I app.net (ADN) a new remote friend, @bojan, was inspired to write an article when we got on the subject of burnout. I was very curious as to his perspective. About a decade ago, I heard from a psychologist that many of her patients in Santa Clara that suffered from burnout where from one field: IT. I was surprised, truly surprised that this field of “smarter than the average bear” professionals would have such a high rate. But then I reflected on my own experience well over a decade ago with burning the candle at both ends and having my inner Scotty giving me more power to work 10,12 even 16 hour days at a great little start up, that still exists to this day.

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The guiding principle of technology is, technology is supposed to make our lives better by alleviating the drudgery from our lives and letting us have more time doing what we enjoy. But there is a dark side to technology, and I am not talking about surveillance this time. This dark side is perpetrated by people who create it and use it. I’m going to talk about two things: design/process failure and computer etiquette “netiquette” because they have the same basic root cause.

There are many failures in use of  technology by companies that should know better that I wonder how the people in charge manage to keep their jobs. Now it is easy for me to sit here atop my perch and take pot shots, insulated from all the conflicting pressures of making products that both please the management’s bottom line and customers. However, I have always been of the opinion that there is a way to do both. There are solutions that can actually deliver more satisfaction to both company and customer.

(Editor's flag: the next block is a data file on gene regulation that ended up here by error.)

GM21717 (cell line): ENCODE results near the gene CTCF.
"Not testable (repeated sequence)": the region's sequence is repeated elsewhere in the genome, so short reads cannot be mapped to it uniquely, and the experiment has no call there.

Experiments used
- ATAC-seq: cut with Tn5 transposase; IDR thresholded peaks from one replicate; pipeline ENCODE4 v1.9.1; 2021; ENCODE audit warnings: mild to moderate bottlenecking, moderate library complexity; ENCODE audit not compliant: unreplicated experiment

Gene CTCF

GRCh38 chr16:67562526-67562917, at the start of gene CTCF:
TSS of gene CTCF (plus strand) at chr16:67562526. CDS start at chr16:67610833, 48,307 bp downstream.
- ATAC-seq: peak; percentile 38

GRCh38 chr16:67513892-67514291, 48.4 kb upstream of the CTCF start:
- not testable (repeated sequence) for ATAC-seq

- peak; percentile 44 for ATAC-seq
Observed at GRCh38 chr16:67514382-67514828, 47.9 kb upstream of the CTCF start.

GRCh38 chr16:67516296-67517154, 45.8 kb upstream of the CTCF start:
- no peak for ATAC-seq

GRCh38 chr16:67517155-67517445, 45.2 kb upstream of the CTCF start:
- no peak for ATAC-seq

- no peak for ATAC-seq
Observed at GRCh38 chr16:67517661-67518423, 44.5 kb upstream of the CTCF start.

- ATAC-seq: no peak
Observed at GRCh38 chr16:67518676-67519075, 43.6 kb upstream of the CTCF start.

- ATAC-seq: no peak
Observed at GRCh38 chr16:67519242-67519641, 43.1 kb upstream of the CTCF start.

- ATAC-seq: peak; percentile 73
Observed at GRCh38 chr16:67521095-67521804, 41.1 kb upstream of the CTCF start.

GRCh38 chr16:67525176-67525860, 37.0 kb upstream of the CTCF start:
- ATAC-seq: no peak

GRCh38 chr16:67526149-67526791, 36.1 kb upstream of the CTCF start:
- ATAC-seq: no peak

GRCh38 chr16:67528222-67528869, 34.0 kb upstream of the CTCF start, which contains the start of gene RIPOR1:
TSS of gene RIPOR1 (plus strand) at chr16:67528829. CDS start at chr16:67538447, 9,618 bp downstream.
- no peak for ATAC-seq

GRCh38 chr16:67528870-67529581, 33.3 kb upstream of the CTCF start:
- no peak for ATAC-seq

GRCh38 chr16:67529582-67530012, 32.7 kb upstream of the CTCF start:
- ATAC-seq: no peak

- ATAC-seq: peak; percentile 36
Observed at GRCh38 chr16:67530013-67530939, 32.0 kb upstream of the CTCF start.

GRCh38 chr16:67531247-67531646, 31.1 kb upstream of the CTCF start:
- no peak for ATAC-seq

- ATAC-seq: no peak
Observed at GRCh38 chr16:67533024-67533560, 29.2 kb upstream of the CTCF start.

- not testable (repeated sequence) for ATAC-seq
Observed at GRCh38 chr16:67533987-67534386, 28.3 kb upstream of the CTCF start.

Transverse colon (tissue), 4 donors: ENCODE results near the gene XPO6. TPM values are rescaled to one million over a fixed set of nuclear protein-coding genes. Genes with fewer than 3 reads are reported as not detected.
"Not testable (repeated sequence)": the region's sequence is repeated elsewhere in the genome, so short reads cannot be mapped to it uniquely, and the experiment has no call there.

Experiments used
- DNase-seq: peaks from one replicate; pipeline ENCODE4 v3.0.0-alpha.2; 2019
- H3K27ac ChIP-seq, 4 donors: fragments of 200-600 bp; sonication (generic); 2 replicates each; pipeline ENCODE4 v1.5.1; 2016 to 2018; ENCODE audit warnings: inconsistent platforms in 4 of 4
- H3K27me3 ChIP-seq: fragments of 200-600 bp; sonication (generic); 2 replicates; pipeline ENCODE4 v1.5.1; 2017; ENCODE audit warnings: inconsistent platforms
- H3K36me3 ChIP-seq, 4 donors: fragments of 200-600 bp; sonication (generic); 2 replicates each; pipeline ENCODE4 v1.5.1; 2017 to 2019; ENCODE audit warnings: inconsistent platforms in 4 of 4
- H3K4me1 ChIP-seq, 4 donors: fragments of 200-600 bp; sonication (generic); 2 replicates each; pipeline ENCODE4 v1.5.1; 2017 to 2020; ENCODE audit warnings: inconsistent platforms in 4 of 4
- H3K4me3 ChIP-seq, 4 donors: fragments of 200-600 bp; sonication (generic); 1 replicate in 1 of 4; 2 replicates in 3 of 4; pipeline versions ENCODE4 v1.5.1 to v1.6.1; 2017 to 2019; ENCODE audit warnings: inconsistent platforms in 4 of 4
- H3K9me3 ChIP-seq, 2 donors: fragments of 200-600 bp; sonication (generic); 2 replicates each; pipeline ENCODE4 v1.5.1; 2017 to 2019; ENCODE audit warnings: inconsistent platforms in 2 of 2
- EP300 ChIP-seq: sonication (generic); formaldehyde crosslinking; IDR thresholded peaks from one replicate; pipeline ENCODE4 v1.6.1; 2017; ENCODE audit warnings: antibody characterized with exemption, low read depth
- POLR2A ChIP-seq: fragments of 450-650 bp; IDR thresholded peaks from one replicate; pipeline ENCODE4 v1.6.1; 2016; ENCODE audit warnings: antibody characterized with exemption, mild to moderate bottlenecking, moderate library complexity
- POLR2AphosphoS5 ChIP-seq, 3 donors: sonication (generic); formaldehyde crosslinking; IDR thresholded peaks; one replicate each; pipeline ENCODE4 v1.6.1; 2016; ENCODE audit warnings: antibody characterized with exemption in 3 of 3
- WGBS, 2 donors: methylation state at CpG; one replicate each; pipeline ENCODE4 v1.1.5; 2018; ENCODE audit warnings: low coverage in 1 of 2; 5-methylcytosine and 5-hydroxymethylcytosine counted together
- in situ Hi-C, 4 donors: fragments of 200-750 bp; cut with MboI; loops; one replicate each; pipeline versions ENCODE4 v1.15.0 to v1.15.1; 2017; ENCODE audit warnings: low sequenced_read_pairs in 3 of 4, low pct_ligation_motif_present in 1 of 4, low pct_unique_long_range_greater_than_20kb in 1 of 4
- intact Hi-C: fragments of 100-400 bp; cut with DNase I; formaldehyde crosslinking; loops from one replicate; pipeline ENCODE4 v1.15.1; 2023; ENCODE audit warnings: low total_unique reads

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Perspective is the ability to step back from one’s self. And evaluate what you have from an outsider’s point of view and really see where you are. Quite literally one of the dictionary definitions of the word perspective is: “true understanding of the relative importance of things.” It’s the fact that realizing that everything is relative, that helps one see where one is truly at.

If I ask someone where they are and they are standing next to me, they might say, “I am here.” But that informs no one without context — but context is what a lot of people forget to include when they’re looking at their situation. It’s really easy to interpret a person’s physical presence from the word “here” because we naturally synthesize the information at our disposal: what we see, hear, feel, etc. in short: their entire environment.

But what a lot of people fail to do is to take synthesize all the things that affect them and take everything into account when the look at what they consider a bad situation. What’s even worse is when some people think they have all the information, and make decisions without thinking of what they might be missing, or things that they are taking for granted and not including in their decision making.

I find it useful to step outside myself, which means setting my personal feelings aside for a minute and looking at myself from what someone else might see. Just that act of looking at your actions or situation from what it must look like to someone that doesn’t understand everything you know helps tremendously. It clarifies and crystalizes things you might not even realize about your situation and even yourself.

So, the next time you find yourself in a crappy situation with someone, take a step back and look at it from a different perspective, and see if your situation is as bad as it seems. Often people I see complaining about what is essentially a problem  that person created himself/herself, either out of thin air or by doing things to rub people the wrong way.